“I tend to think we are what we remember, what we know. The less we remember, the less we know about ourselves, the less we are.” (Interview with Three Monkeys Online, October 2008)

 

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This dual force of history – as one that gives meaning to the events of our lives and helps orient our actions in the present – is ever more palpable in the courtroom. To give its own judgments legitimacy the law will always rely and draw upon the authority of history. One might then expect this “truth finding” work of lawyers be very similar to that of historians.

Yet in practice, there is a huge disparity between historians and lawyers in the usage of history and the type of history created. While “historian’s history” is drawn from extensive research with primary and secondary sources, and self-consciously tries to be as impartial and objective as possible, “lawyer’s history” is inescapably “romantic” and interested in rendering a “usable past” that can impart moral instruction upon the present. [1]

Put simply, the distinctive roles of the prosecution and the defense within the courtroom determine how both deal with the pool of knowledge we call history. While prosecutors have the clear goal of making sure the accused is found guilty, the defense team attempts to counter the prosecution’s narrative such that their clients is found less culpable. Thus, both purposefully select bits and pieces of history, creating competing narratives for the same case. These narratives are then evaluated by the judge who has the ultimate say as to which narrative is most plausible, and issues the judgment based on this final “history.”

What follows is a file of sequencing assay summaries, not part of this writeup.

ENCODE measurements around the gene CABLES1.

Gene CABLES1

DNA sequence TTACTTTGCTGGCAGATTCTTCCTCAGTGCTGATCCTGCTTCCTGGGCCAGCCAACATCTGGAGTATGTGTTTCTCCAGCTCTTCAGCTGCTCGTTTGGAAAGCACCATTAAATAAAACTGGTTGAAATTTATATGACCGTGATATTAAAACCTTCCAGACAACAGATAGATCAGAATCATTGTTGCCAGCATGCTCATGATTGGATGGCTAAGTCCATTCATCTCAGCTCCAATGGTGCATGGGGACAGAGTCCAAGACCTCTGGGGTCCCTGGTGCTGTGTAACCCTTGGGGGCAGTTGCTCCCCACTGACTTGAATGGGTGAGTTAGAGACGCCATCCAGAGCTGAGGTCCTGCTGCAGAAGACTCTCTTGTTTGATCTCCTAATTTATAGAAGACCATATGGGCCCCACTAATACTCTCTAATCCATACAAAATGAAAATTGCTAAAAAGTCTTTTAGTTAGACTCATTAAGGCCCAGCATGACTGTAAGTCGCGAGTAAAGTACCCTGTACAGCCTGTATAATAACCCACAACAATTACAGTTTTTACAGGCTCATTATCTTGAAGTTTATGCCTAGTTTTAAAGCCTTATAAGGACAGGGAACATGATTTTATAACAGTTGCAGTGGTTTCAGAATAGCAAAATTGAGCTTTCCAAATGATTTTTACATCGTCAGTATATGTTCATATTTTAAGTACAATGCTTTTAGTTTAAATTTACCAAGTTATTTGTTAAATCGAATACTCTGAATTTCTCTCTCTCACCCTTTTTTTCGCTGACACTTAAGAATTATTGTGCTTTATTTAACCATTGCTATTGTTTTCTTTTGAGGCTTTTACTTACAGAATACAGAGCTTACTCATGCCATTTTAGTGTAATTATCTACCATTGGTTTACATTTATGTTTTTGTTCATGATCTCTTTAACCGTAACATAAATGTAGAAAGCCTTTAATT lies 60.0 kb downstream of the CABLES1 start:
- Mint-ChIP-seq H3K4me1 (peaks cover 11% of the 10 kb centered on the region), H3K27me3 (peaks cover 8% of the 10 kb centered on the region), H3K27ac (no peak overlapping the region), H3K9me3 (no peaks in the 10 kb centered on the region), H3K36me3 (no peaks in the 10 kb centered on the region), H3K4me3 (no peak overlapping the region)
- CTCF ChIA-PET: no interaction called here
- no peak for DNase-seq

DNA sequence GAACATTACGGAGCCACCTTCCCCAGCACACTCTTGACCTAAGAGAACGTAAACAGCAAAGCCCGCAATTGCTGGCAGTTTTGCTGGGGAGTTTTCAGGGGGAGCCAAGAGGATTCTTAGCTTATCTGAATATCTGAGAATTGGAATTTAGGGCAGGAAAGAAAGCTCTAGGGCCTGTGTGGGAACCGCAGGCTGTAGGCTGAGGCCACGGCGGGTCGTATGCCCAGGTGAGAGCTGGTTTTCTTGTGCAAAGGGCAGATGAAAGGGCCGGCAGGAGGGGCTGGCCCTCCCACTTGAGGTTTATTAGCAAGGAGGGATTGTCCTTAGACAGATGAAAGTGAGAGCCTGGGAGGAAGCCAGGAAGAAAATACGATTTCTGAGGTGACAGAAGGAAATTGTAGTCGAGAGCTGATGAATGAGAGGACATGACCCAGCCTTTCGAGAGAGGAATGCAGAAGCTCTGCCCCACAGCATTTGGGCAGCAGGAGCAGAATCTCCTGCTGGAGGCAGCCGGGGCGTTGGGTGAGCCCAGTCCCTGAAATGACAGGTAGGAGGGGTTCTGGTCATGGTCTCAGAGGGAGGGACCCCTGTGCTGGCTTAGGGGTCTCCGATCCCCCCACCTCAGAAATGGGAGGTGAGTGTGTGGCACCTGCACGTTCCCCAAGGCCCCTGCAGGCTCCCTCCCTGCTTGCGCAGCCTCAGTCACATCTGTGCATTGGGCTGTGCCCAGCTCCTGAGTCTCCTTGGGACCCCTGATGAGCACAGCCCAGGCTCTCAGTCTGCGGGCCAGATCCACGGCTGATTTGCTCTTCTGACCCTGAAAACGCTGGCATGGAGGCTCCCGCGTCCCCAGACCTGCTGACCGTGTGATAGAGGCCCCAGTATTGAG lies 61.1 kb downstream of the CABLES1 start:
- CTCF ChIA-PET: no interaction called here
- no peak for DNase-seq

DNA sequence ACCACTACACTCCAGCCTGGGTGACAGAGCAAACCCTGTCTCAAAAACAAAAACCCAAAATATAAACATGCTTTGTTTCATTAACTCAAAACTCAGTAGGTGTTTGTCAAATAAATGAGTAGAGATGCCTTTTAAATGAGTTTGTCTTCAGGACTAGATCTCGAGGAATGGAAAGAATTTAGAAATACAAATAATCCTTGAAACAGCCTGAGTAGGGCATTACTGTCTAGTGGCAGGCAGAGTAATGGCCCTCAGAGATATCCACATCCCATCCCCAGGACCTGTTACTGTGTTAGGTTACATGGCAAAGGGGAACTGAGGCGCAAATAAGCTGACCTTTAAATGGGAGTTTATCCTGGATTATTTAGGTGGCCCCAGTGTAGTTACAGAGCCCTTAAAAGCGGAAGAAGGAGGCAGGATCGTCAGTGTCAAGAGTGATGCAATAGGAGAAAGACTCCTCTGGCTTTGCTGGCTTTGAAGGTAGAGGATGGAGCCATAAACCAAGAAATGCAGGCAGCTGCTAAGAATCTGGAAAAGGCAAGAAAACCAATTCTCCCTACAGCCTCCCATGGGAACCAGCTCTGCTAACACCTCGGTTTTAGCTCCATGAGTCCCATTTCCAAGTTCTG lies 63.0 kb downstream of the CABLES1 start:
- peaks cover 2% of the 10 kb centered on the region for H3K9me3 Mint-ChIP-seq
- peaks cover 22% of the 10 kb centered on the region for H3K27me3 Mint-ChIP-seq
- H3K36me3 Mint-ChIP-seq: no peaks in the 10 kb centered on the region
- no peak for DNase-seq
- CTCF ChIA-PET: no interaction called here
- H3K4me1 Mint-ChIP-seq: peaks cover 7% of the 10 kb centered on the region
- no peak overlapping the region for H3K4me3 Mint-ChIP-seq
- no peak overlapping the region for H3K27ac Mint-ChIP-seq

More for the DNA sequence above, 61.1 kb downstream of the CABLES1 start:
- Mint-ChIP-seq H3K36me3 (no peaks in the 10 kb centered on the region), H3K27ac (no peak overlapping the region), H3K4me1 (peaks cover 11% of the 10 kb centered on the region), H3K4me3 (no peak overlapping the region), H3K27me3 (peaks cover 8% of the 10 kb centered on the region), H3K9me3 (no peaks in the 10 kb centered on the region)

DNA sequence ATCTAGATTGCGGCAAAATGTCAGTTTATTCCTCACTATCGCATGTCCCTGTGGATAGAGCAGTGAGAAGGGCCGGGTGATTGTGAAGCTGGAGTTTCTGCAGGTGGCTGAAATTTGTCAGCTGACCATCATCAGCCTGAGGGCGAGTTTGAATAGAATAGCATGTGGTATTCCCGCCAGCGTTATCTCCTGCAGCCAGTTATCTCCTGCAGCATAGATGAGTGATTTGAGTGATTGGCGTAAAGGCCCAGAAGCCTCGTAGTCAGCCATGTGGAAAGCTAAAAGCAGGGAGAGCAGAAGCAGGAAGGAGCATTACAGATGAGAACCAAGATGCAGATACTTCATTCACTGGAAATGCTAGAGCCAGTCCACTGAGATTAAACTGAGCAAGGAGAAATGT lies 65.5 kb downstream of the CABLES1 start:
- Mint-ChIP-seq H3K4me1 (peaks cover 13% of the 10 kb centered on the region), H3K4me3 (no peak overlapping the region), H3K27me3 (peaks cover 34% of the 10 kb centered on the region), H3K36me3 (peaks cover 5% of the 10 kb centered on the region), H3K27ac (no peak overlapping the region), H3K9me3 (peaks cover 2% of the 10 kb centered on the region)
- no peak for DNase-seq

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On April 9th, we saw these tensions at play in the open session of Ayyash et al. (STL-11-01) at the Special Tribunal for Lebanon (STL). [2]

The proceedings that day involved the questioning of the prosecution’s witness Mustapha Nasser, a former journalist and advisor who had acted as a liaison between the former prime minister and Hezbollah. Nasser was a passionate, loquacious man, prone to bouts of effusive commentary and storytelling. When asked about the details of the meeting between the late Prime Minister Hariri and Hezbollah Secretary-General Sayyed Hasan Nasrallah on the topic of placing pro-Syrian political candidates on the ballot, Nasser surged past the question, excitably talking of not only Hariri’s refusal of a pro-Syrian candidate on the ballot, but also alluding to the proposal of an Armenian candidate – (“Where does the Armenian come in? Who is the Armenian?” Judge Re interjected, bewildered) – and his own proposition of placing himself on the ballot- (“But why?” Judge Re interjected once again, confused) – as a compromise candidate to alleviate the potential tension that that was rising out of Hariri and Nasrallah’s disagreement.

Sensing that the prosecution had lost control of their witness, Judge Re said to Nasser in a long-suffering, pointed way, that “[they] need[ed] to take this in bite size chunks…less narrative more question/answer. Let [Prosecutor] Mr. Cameron lead you through.” Upon which Nasser cheekily replied, “Between being brief and explaining I will have a problem – how about we can work on it together.”